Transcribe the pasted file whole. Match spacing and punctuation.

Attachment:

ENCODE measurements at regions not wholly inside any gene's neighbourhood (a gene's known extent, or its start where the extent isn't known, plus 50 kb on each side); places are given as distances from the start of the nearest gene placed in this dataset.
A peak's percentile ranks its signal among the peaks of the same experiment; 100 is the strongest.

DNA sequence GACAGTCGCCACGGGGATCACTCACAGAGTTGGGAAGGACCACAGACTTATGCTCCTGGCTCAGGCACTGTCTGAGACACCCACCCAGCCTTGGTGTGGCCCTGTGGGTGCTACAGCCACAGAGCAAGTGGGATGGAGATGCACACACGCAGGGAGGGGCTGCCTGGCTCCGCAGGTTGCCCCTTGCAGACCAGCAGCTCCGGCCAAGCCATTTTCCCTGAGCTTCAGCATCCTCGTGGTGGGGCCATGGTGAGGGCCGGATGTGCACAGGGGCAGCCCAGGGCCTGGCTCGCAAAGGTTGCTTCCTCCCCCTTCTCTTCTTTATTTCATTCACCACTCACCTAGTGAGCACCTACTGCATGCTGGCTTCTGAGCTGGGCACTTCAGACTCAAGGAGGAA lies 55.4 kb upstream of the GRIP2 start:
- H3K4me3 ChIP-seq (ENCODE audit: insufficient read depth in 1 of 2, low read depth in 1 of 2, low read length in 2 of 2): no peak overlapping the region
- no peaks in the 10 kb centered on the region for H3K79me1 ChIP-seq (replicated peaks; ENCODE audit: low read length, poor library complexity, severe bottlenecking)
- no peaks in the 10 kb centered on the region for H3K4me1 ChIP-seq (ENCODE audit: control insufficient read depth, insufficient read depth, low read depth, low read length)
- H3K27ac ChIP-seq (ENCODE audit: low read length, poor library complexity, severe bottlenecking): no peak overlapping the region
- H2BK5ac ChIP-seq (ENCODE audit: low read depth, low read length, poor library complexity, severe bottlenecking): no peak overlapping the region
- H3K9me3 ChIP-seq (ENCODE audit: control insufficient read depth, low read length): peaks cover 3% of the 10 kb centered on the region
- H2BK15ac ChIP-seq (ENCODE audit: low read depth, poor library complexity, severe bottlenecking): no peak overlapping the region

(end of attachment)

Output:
ENCODE measurements at regions not wholly inside any gene's neighbourhood (a gene's known extent, or its start where the extent isn't known, plus 50 kb on each side); places are given as distances from the start of the nearest gene placed in this dataset.
A peak's percentile ranks its signal among the peaks of the same experiment; 100 is the strongest.

DNA sequence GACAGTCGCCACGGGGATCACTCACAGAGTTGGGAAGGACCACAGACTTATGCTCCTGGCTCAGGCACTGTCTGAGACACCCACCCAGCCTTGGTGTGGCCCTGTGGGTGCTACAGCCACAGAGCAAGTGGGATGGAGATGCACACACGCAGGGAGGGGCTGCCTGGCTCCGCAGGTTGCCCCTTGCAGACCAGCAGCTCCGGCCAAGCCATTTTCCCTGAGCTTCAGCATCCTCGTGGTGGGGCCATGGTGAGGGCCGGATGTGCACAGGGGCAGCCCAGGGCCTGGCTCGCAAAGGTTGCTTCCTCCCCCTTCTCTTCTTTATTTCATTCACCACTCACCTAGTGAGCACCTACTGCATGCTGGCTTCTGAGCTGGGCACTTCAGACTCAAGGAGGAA lies 55.4 kb upstream of the GRIP2 start:
- H3K4me3 ChIP-seq (ENCODE audit: insufficient read depth in 1 of 2, low read depth in 1 of 2, low read length in 2 of 2): no peak overlapping the region
- no peaks in the 10 kb centered on the region for H3K79me1 ChIP-seq (replicated peaks; ENCODE audit: low read length, poor library complexity, severe bottlenecking)
- no peaks in the 10 kb centered on the region for H3K4me1 ChIP-seq (ENCODE audit: control insufficient read depth, insufficient read depth, low read depth, low read length)
- H3K27ac ChIP-seq (ENCODE audit: low read length, poor library complexity, severe bottlenecking): no peak overlapping the region
- H2BK5ac ChIP-seq (ENCODE audit: low read depth, low read length, poor library complexity, severe bottlenecking): no peak overlapping the region
- H3K9me3 ChIP-seq (ENCODE audit: control insufficient read depth, low read length): peaks cover 3% of the 10 kb centered on the region
- H2BK15ac ChIP-seq (ENCODE audit: low read depth, poor library complexity, severe bottlenecking): no peak overlapping the region